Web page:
The First 5 Recipes to Cook from Erin French's "The Lost Kitchen" Cookbook

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Already dreaming of your next trip? So are we. Which is why we’re starting a new column dedicated to cookbooks that will inspire your next trip. If you’re stuck at home, you may as well satiate your appetite for travel by diving into a new type of cuisine. Each week, we’ll choose a cookbook that features a culinary destination or culture, highlighting five of our favorite recipes for you to try at home. This week: a peek into the life of a small-town Maine chef who cooks up award-winning food all year long.

Cookbook addicts know that a good cookbook isn’t just about food. In addition to delicious recipes, the best cookbooks tell a story. The Lost Kitchen: Recipes and a Good Life Found in Freedom, Maine by Erin French (also available on Amazon) does just that — it’s the kind of cookbook you actually want to sit down and read.

I happened to receive The Lost Kitchen as a gift for Christmas a few years ago. That year we celebrated the holidays at a lake house in Maine, and on Christmas Day, I curled up by the fire to read this cherished gift from cover to cover. In addition to being a talented chef and James Beard semifinalist, Erin French is also a beautiful writer. When I finally came up for air, I’d fallen in love with this book and I hadn’t yet cooked a thing.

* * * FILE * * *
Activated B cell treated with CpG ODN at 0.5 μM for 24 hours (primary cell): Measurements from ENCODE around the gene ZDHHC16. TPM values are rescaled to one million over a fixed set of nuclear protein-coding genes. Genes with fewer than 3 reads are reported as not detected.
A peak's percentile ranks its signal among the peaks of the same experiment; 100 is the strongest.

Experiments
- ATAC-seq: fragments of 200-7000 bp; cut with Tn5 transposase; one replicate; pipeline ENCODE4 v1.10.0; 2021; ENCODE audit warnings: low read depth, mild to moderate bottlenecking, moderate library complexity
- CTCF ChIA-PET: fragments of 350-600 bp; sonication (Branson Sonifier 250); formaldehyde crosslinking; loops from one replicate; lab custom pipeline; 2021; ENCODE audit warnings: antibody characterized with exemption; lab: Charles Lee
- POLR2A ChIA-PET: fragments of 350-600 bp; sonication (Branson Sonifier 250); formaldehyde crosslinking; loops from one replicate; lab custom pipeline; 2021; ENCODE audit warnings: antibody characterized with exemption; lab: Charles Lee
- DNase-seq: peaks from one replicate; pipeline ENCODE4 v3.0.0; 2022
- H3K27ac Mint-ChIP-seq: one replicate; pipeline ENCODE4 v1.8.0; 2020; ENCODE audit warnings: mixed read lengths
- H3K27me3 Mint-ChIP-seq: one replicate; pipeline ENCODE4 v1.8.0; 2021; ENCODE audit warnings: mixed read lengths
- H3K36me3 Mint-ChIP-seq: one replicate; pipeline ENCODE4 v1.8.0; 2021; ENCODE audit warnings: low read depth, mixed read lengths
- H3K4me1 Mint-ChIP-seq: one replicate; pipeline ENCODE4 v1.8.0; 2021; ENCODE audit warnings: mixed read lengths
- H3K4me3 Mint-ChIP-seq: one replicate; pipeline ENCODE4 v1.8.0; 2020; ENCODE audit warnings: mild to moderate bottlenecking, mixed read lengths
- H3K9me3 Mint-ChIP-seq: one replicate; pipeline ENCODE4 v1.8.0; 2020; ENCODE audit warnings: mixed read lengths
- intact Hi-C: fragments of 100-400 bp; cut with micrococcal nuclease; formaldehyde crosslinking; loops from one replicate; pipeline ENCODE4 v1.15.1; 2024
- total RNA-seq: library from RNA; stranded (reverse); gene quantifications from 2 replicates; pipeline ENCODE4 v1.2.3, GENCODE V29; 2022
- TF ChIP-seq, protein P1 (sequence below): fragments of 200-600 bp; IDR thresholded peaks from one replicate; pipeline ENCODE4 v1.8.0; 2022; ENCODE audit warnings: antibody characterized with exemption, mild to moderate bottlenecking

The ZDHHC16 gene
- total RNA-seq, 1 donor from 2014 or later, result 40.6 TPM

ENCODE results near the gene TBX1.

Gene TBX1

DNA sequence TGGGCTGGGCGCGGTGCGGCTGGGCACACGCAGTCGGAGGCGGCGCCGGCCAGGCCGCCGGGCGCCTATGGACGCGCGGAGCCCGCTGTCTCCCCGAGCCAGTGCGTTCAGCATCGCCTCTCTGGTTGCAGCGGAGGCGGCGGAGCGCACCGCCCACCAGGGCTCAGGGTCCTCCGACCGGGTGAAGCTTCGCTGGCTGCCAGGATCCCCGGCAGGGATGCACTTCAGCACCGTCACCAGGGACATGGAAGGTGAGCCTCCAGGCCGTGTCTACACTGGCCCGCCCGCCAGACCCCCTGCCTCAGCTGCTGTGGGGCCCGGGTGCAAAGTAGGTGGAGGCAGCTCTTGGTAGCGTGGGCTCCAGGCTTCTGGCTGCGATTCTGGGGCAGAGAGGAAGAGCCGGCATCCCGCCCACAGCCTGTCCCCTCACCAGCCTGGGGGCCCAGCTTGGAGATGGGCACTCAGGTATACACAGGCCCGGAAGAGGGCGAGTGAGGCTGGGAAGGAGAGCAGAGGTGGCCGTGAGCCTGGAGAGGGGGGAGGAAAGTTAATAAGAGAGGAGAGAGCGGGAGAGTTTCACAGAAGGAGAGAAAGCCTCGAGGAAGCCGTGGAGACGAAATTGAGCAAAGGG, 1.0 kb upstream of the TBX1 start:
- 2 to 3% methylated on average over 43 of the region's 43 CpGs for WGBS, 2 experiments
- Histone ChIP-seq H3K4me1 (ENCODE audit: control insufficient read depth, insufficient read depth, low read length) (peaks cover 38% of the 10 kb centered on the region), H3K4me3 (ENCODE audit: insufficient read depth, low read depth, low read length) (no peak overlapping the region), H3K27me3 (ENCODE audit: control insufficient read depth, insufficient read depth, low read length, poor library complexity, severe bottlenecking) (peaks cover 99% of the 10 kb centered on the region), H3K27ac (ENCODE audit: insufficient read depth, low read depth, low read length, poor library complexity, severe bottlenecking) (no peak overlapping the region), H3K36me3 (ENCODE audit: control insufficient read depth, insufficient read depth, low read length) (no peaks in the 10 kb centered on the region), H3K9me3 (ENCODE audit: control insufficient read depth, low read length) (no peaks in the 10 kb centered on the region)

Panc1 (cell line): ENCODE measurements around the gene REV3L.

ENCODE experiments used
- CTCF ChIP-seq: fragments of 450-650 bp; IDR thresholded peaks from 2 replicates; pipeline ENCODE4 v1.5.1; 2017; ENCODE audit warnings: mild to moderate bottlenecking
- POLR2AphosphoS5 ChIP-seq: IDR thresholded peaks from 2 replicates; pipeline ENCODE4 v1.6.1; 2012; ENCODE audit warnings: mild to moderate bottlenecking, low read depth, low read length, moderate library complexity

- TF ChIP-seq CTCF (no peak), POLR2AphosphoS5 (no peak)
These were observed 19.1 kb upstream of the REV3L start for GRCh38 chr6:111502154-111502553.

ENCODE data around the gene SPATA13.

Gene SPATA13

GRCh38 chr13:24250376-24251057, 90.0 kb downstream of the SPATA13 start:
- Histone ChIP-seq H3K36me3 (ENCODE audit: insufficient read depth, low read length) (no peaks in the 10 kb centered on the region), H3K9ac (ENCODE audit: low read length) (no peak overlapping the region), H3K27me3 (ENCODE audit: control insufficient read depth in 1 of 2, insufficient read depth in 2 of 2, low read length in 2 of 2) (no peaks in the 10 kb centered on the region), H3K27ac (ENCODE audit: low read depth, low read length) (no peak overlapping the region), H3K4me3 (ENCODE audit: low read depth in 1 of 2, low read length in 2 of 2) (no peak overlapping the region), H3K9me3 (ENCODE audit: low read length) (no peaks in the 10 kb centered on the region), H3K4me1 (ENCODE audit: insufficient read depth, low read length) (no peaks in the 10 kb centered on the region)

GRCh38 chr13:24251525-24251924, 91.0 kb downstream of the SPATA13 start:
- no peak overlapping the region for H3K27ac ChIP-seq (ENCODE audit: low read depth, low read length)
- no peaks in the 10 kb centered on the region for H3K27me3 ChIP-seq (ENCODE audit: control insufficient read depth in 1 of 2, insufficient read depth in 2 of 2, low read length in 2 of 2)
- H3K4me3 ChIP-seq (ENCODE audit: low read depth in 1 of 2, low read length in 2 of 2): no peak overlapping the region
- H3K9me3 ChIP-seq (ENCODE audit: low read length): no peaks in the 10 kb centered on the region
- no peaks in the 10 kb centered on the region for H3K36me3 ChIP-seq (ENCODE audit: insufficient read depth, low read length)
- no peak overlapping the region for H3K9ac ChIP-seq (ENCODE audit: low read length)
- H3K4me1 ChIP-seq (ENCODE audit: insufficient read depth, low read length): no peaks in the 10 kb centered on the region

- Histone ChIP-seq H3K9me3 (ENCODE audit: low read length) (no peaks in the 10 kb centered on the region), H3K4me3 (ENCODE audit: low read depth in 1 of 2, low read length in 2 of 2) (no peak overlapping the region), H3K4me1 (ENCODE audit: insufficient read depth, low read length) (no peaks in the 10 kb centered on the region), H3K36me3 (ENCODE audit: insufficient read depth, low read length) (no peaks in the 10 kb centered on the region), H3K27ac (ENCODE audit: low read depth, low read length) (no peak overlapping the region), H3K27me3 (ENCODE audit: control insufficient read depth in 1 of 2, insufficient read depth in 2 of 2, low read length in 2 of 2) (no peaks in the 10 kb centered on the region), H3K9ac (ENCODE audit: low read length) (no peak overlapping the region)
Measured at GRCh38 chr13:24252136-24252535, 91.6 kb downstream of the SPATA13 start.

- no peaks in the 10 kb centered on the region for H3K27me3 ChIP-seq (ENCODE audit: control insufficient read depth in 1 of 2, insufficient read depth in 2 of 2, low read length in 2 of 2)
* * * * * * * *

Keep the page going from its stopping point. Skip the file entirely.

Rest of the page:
Recipes and a Good Life Found

Photo by KWJPHOTOART

Besides featuring an abundance of gorgeous photos and farm-fresh recipes, The Lost Kitchen also doubles as an autobiographical piece. Throughout the book, French reveals anecdotes about her life that range from hilarious (accidentally harvesting poison ivy as a centerpiece) to heartbreaking (her first business failing after a difficult divorce). Ultimately, it’s a story of perseverance, as French is a self-taught cook who, after creating a supper club in her own home, went on to open a world-renowned restaurant in a renovated mill.

French’s food is without pretension, instead choosing to celebrate Maine’s seasonal bounty — a trait that goes hand-in-hand with living in a region that recognizes the tradition of small, organic farming. The result is a book filled with detailed information on how to shuck oysters, forage plants, eat lobsters, buy shellfish, make DIY cleaner, and most importantly, cook good food.

Living and Cooking with the Seasons

Photo by Jonathan A. Mauer

What I love most about this cookbook, which moves through its recipes seasonally, is that it accurately depicts the life of a year-round Maine resident. I’ve only lived in Maine for five years, and while I could never call myself a true Mainer — I’m “from away,” as they say — in these pages, I’ve recognized a life somewhat similar to my own.

That’s because, here in Maine, we know how to live with seasons — all four of them. We work hard in the summer and try to get some rest in the winter. We plant garlic in the fall, we forage in the spring, and we go to the Common Ground Country Fair every year. We enjoy an abundance of seafood and produce year-round, we know how to shuck oysters, and we heat our homes with wood-fired stoves.